Show ContentsVipont History, Family Crest & Coats of Arms

The Vipont surname is of Norman origin, coming originally from a place called Vieuxpont in Calvados, France.

However another source claims that the name originated in Vieuxpont-en-Auge, near Caen in Normandy. [1]

"Dam William de Vexpont" is mentioned in Wace's account of the battle of Hastings. When William Malet's shield was pierced, and his horse killed under him, "he would have been slain himself, had not the Sire de Montfort, and Dam (Dominus) William de Vez-pont come up with their strong force and bravely rescued him, though with the loss of many of their people, and mounted him on a fresh horse." It was not, however, William, according to his commentator, but "Robert, lord of Vieux-pont, who appears to have been at Hastings. In 1073 he was sent to the rescue of Jean de la Fleche. The name, afterwards written Vipont, is known in English history." He also held the seigneurie of Courville-en-Chatrain in Normandy. His English possessions are not recorded, as he was slain the year before the compilation of Domesday. [1]

Early Origins of the Vipont family

The surname Vipont was first found in Devon, where there are early records of a Robert de Viezponte in the Pipe Rolls of 1159, and 1178.

At about the same time, "Robert's second son and eventual successor, William, who held Hardingstone in Northamptonshire, had a contest in 1135 "for certain Lands in Devonshire to be determined by Battle:" and in 1154 Robert de Vipont held eight knight's fees in that county of the Honour of Totness. This Robert attained a great age; for he lived for sixty-two years after the above entry in the Liber Ruber, and proved "one of the most stirring spirits of those troublesome times." [1]

Early History of the Vipont family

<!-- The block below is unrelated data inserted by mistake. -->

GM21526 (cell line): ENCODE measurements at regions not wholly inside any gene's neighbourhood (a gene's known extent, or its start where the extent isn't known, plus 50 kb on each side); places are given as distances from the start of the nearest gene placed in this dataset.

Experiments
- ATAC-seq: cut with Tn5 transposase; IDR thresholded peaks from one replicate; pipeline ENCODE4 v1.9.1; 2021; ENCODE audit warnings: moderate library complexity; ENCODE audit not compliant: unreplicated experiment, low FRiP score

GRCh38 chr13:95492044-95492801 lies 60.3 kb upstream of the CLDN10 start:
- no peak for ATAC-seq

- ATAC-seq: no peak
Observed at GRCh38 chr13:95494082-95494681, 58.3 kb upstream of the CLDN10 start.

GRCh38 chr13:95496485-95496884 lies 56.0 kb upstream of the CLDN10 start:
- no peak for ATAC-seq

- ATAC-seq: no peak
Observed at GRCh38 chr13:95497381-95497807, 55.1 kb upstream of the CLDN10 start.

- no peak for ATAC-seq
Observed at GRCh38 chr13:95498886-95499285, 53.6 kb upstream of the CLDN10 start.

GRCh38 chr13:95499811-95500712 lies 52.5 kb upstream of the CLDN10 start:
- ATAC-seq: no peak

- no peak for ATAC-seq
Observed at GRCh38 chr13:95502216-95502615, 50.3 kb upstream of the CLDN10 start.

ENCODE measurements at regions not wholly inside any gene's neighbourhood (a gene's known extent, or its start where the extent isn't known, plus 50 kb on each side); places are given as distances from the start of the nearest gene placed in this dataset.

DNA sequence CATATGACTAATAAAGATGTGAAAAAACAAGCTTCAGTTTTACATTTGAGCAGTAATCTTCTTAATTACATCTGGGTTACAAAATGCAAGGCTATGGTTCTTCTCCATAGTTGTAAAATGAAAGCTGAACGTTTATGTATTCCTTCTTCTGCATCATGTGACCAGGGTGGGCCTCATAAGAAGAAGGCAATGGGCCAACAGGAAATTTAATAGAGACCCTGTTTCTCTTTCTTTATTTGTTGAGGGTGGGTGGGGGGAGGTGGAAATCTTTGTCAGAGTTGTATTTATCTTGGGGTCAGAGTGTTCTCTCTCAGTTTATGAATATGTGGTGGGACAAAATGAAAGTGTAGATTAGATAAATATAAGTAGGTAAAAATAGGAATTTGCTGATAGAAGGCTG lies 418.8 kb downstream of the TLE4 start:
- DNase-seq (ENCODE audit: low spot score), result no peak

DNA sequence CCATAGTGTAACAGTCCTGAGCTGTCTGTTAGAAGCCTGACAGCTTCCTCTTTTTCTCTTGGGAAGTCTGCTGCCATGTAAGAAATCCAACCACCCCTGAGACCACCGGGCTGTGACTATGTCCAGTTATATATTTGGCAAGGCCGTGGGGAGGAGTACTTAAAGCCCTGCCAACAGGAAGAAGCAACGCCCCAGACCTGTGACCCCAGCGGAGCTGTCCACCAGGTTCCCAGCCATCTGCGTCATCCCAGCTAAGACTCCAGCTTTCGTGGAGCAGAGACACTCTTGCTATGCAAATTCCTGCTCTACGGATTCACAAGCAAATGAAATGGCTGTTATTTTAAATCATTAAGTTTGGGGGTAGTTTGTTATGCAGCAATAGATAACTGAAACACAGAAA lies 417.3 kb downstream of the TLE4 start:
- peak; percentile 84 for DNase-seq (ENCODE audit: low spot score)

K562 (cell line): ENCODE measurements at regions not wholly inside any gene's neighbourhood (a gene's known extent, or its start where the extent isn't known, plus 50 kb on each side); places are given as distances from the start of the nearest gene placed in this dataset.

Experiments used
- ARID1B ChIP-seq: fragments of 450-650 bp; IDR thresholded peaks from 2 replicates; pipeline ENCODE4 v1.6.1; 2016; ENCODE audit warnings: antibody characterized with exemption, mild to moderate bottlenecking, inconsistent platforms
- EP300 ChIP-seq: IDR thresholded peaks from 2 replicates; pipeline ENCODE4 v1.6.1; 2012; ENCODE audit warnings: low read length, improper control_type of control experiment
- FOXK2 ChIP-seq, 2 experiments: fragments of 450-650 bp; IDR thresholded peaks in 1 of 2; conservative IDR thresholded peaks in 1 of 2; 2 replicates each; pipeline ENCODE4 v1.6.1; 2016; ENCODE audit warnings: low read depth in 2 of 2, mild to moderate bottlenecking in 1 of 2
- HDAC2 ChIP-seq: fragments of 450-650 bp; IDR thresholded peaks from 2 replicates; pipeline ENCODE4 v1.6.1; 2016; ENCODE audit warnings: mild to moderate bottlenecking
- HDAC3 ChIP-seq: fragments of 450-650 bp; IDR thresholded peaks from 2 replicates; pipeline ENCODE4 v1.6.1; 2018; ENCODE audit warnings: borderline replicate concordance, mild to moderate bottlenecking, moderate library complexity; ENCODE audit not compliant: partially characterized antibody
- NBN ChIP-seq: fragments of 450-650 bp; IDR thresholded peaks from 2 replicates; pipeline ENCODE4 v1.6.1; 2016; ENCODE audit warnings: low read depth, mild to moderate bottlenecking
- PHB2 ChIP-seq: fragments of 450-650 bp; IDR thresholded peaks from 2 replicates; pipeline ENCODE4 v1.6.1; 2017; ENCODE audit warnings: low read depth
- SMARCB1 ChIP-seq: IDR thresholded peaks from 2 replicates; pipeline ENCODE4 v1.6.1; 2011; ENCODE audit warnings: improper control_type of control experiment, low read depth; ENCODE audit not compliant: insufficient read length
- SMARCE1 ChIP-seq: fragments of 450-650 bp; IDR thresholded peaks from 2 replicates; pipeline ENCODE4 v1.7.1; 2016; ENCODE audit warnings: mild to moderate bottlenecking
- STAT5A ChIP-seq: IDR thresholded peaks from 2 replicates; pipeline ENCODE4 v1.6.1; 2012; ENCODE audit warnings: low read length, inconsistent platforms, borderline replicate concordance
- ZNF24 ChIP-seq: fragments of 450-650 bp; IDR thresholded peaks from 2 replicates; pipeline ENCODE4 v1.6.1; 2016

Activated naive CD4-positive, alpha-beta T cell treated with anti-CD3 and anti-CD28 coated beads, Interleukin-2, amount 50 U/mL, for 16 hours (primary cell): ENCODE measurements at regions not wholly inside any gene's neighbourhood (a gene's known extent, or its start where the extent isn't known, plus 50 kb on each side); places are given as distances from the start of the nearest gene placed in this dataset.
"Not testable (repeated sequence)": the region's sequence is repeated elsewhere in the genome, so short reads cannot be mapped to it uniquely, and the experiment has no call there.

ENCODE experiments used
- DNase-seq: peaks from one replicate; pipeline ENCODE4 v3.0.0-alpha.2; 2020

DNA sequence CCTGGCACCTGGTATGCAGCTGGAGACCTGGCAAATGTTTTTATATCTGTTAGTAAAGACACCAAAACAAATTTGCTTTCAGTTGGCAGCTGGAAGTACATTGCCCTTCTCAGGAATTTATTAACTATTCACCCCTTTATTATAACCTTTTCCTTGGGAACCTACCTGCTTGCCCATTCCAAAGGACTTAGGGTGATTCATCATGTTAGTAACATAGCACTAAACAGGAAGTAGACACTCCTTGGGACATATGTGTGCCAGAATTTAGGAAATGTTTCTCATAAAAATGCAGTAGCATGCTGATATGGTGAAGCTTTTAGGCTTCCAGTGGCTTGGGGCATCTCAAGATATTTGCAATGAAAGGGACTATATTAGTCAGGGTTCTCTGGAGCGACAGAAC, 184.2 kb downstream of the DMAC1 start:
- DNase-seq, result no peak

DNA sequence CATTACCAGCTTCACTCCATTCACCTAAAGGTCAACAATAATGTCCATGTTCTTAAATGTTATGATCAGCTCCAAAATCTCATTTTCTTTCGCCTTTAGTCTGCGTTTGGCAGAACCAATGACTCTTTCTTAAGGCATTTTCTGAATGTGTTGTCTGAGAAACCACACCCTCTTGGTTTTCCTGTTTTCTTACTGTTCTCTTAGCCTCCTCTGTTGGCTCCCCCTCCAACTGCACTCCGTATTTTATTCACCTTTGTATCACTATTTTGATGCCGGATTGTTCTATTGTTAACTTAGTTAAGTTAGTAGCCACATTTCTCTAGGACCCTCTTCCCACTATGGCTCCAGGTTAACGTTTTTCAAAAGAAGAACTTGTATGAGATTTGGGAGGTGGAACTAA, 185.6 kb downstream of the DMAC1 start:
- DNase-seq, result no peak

This web page shows only a small excerpt of our Vipont research. Another 233 words (17 lines of text) covering the years 1203, 1204, 1222, 1232, 1233, 1254, 1255, 1256, 1264, 1296 and 1333 are included under the topic Early Vipont History in all our PDF Extended History products and printed products wherever possible.

Vipont Spelling Variations

Norman surnames are characterized by a multitude of spelling variations. The frequent changes in surnames are largely due to the fact that the Old and Middle English languages lacked definite spelling rules. The introduction of Norman French to England, as well as the official court languages of Latin and French, also had pronounced influences on the spelling of surnames. Since medieval scribes and church officials recorded names as they sounded, rather than adhering to any specific spelling rules, it was common to find the same individual referred to with different spellings. The name has been spelled Vipont, Vipond, Vipount, Vipound, Vipan and others.

Early Notables of the Vipont family

Outstanding amongst the family at this time was

  • Sir Nicholas Vipont of Westmorland

United States Vipont migration to the United States +

Many English families emigrated to North American colonies in order to escape the political chaos in Britain at this time. Unfortunately, many English families made the trip to the New World under extremely harsh conditions. Overcrowding on the ships caused the majority of the immigrants to arrive diseased, famished, and destitute from the long journey across the stormy Atlantic. Despite these hardships, many of the families prospered and went on to make invaluable contributions to the development of the cultures of the United States and Canada. Early North American immigration records have revealed a number of people bearing the name Vipont or a variant listed above:

Vipont Settlers in United States in the 18th Century
  • Joseph Vipont, who arrived in America in 1760-1763 [2]
  • Joseph Vipont, who settled in America in 1762

  1. Cleveland, Dutchess of The Battle Abbey Roll with some Account of the Norman Lineages. London: John Murray, Abermarle Street, 1889. Print. Volume 3 of 3
  2. Filby, P. William, Meyer, Mary K., Passenger and immigration lists index : a guide to published arrival records of about 500,000 passengers who came to the United States and Canada in the seventeenth, eighteenth, and nineteenth centuries. 1982-1985 Cumulated Supplements in Four Volumes Detroit, Mich. : Gale Research Co., 1985, Print (ISBN 0-8103-1795-8) on Facebook